Richard Saunders is the Veterinary advisor to The Rabbit Welfare Association and Fund. (RWAF) He has been working tirelessly since last year to gain as much knowledge and research into the new strain of the disease, the choices of vaccines that are currently available in Europe and risk analysis. He has also been pivotal in securing the Special Import License from the Veterinary Medicines Directorate for a range of different vaccines that have been proven as efficacious against RVHD2. He has also managed to get one of the UK's largest veterinary wholesalers, NVS, to stock the Filavac KC+V vaccine. This makes it very simple for vets to order in the product that has been successfully used in Europe for some time already. Subsequently, 2 more large wholesalers have also agreed to stock the vaccine - Centaur and Henry Schein. Sadly not all UK wholesalers are currently prepared to consider stocking any of the RVHD2 vaccines which will make it more difficult for some vets to acquire it, however there is a way for vets to order direct from the manufacturers if they cannot persuade their own supplier to stock it. Current stock levels are variable so its advisable that vets contact their suppliers as soon as possible to place their orders. See the RWAF's most recent update for more info. Please only contact the wholesalers if you are a veterinary professional - they cannot help or advise owners directly.

Vaccination Protocol

All rabbits should have a full veterinary health check before being given any vaccination.

  • As previously discussed, the current Nobivac vaccine covers both Myxomatosis and RVHD1. It is vital that this continues to be given every year and can be administered to healthy rabbits from 5 weeks old and it takes up to 3 weeks after subcutaneous injection to reach optimum protection levels.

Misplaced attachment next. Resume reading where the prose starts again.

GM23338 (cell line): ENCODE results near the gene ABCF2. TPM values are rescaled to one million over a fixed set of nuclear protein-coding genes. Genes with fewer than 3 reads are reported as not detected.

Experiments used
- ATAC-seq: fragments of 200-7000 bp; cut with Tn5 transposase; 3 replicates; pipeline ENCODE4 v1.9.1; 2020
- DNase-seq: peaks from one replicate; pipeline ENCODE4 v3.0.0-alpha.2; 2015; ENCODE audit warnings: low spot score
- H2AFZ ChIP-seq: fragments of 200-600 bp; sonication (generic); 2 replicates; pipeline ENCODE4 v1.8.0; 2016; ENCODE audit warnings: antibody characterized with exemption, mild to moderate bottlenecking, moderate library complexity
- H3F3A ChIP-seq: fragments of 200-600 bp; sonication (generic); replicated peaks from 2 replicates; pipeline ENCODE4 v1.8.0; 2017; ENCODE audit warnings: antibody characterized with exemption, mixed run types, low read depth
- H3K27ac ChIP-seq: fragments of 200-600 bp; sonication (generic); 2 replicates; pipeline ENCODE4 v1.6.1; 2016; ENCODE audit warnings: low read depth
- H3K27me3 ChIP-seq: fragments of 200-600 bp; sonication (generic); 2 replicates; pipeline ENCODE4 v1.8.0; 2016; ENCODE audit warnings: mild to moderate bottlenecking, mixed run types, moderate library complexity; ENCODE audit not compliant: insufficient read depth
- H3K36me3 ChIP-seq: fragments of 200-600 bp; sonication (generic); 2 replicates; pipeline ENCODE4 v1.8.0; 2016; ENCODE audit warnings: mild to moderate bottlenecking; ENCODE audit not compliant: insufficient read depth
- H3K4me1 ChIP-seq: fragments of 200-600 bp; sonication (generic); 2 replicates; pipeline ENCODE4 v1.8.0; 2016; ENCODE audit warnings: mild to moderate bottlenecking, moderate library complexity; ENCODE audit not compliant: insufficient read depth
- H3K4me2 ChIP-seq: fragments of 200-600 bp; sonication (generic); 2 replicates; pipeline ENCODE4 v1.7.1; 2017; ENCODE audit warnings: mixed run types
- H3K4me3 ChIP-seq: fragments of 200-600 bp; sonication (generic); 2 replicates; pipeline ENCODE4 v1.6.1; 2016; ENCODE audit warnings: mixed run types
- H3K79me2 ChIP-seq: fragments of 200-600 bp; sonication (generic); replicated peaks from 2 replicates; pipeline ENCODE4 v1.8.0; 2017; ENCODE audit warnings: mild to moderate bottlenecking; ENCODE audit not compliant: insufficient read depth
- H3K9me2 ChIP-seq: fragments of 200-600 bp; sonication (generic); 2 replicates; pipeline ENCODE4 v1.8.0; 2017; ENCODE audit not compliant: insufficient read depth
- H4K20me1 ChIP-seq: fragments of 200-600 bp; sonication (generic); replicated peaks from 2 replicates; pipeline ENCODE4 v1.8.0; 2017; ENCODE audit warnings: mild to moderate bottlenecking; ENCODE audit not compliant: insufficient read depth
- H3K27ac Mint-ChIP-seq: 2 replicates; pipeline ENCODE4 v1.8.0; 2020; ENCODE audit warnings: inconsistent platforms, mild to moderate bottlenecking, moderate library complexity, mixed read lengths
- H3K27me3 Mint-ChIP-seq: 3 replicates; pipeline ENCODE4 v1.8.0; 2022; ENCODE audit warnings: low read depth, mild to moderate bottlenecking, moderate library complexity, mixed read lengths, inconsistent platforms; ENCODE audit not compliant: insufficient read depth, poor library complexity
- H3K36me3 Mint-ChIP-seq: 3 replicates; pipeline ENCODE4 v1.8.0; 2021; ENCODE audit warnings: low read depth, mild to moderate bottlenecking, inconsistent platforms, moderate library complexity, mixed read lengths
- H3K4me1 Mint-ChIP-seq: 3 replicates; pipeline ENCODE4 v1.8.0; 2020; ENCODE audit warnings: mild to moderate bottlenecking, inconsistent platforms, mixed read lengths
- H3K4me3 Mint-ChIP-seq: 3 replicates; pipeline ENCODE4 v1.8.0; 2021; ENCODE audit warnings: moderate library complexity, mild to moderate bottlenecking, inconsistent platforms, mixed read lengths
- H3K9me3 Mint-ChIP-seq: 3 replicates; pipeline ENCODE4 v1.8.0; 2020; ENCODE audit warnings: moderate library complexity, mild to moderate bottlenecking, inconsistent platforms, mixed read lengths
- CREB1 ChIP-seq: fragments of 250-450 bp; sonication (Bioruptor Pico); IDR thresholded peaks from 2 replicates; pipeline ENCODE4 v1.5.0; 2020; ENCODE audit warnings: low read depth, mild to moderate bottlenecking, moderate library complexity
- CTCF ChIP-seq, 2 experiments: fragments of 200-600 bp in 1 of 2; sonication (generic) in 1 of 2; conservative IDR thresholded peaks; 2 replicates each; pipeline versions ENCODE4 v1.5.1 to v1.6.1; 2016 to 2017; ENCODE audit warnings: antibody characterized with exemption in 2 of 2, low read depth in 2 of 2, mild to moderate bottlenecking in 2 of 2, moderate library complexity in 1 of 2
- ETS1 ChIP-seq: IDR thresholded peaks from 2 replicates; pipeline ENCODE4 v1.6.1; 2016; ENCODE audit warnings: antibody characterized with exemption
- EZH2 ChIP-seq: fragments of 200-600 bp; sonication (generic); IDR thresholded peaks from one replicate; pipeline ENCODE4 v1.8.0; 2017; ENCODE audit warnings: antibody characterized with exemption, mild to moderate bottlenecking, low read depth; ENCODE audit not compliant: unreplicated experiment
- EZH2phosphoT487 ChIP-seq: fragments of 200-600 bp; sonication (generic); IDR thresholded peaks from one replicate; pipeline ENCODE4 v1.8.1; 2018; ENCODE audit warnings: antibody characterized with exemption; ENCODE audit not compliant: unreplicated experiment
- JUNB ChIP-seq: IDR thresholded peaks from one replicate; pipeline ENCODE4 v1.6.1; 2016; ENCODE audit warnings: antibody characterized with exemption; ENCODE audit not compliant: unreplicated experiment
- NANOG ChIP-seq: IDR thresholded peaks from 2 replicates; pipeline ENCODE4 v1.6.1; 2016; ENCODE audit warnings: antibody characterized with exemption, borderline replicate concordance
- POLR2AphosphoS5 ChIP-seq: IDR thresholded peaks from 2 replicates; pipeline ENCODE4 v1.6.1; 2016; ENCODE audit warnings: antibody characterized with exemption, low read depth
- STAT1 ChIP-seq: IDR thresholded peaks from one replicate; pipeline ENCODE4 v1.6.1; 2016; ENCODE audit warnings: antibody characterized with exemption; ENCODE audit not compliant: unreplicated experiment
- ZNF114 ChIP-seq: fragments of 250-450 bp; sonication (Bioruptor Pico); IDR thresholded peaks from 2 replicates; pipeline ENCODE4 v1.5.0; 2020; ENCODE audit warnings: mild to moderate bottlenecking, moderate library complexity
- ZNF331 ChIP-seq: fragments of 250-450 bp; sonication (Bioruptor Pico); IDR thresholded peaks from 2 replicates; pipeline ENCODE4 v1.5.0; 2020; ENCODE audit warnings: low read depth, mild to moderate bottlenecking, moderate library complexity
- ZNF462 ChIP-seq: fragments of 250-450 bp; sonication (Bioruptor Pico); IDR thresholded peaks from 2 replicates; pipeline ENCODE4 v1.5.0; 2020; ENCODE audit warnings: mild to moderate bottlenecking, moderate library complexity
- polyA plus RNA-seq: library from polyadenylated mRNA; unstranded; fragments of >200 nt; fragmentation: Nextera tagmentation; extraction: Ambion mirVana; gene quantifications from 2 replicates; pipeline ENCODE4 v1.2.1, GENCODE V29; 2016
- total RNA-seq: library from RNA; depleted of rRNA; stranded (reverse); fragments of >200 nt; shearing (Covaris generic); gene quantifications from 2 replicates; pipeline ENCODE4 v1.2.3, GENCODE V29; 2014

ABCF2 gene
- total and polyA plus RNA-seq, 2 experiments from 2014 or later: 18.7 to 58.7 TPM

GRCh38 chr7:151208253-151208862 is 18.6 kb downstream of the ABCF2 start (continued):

• The Filavac vaccine covers both RVHD1 and RVHD2 but does NOT cover Myxomatosis. It can be given to all healthy rabbits over 10 weeks old and it takes up to 7 days after subcutaneous injection to reach optimum protection levels. Vets with clients in high risk areas may choose to give the Filavac vaccine every 6 months, but in all other areas then the vaccination is only needed once per year

It is recommended that a gap of AT LEAST 2 weeks is left between giving each of these different vaccinations. There are no current studies that show how these two vaccines would interact however, the 2 week recommendation has been taken from the standard immunology advice guidelines. There are also no studies that definitively show what effects may happen from giving the RHVD1 vaccine twice - but the risks have been assessed by Richard Saunders and in his opinion, the benefits outweigh the potential risks.

It is vital to understand that the current Nobivac vaccine MUST still given to all healthy rabbits over 5 weeks old, every year, because the Filavac vaccine does NOT cover Myxomatosis.

Some vets may want to hold vaccination clinics where multiple rabbits are vaccinated within the space of a few hours. This is ok but do bear in mind that it may increase the risk of spreading disease and illness by having a collection of multiple rabbits from multiple locations all together in the same waiting room. It is not known how much of a risk this may cause but its just something to bear in mind.